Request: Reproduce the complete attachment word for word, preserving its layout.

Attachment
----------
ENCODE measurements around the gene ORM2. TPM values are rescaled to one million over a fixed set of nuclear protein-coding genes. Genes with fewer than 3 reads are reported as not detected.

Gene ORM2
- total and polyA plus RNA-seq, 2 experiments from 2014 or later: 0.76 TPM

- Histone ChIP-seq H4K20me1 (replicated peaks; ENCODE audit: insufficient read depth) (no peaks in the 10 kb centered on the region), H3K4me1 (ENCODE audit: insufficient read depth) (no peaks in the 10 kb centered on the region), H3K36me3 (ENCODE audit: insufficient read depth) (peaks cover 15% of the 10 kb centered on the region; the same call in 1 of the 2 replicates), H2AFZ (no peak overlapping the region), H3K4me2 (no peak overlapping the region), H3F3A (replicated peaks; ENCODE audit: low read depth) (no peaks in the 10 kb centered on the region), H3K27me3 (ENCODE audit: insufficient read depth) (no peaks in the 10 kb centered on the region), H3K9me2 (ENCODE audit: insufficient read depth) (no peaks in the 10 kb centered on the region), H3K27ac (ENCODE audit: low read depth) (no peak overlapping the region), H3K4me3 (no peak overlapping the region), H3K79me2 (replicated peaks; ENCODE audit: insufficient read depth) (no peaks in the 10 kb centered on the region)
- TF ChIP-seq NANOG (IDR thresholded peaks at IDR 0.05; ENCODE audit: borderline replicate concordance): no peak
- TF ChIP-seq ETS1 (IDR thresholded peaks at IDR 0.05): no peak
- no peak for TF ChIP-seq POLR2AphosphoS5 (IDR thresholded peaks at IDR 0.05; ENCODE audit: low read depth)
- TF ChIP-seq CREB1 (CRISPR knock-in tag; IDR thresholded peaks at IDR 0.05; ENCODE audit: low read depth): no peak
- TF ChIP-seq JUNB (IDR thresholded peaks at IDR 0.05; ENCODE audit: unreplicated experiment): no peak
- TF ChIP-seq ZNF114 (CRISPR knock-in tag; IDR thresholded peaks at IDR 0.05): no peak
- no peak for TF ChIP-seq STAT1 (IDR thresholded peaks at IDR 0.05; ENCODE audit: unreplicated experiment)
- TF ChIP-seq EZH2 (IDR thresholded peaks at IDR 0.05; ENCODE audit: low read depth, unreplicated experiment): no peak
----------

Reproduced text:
ENCODE measurements around the gene ORM2. TPM values are rescaled to one million over a fixed set of nuclear protein-coding genes. Genes with fewer than 3 reads are reported as not detected.

Gene ORM2
- total and polyA plus RNA-seq, 2 experiments from 2014 or later: 0.76 TPM

- Histone ChIP-seq H4K20me1 (replicated peaks; ENCODE audit: insufficient read depth) (no peaks in the 10 kb centered on the region), H3K4me1 (ENCODE audit: insufficient read depth) (no peaks in the 10 kb centered on the region), H3K36me3 (ENCODE audit: insufficient read depth) (peaks cover 15% of the 10 kb centered on the region; the same call in 1 of the 2 replicates), H2AFZ (no peak overlapping the region), H3K4me2 (no peak overlapping the region), H3F3A (replicated peaks; ENCODE audit: low read depth) (no peaks in the 10 kb centered on the region), H3K27me3 (ENCODE audit: insufficient read depth) (no peaks in the 10 kb centered on the region), H3K9me2 (ENCODE audit: insufficient read depth) (no peaks in the 10 kb centered on the region), H3K27ac (ENCODE audit: low read depth) (no peak overlapping the region), H3K4me3 (no peak overlapping the region), H3K79me2 (replicated peaks; ENCODE audit: insufficient read depth) (no peaks in the 10 kb centered on the region)
- TF ChIP-seq NANOG (IDR thresholded peaks at IDR 0.05; ENCODE audit: borderline replicate concordance): no peak
- TF ChIP-seq ETS1 (IDR thresholded peaks at IDR 0.05): no peak
- no peak for TF ChIP-seq POLR2AphosphoS5 (IDR thresholded peaks at IDR 0.05; ENCODE audit: low read depth)
- TF ChIP-seq CREB1 (CRISPR knock-in tag; IDR thresholded peaks at IDR 0.05; ENCODE audit: low read depth): no peak
- TF ChIP-seq JUNB (IDR thresholded peaks at IDR 0.05; ENCODE audit: unreplicated experiment): no peak
- TF ChIP-seq ZNF114 (CRISPR knock-in tag; IDR thresholded peaks at IDR 0.05): no peak
- no peak for TF ChIP-seq STAT1 (IDR thresholded peaks at IDR 0.05; ENCODE audit: unreplicated experiment)
- TF ChIP-seq EZH2 (IDR thresholded peaks at IDR 0.05; ENCODE audit: low read depth, unreplicated experiment): no peak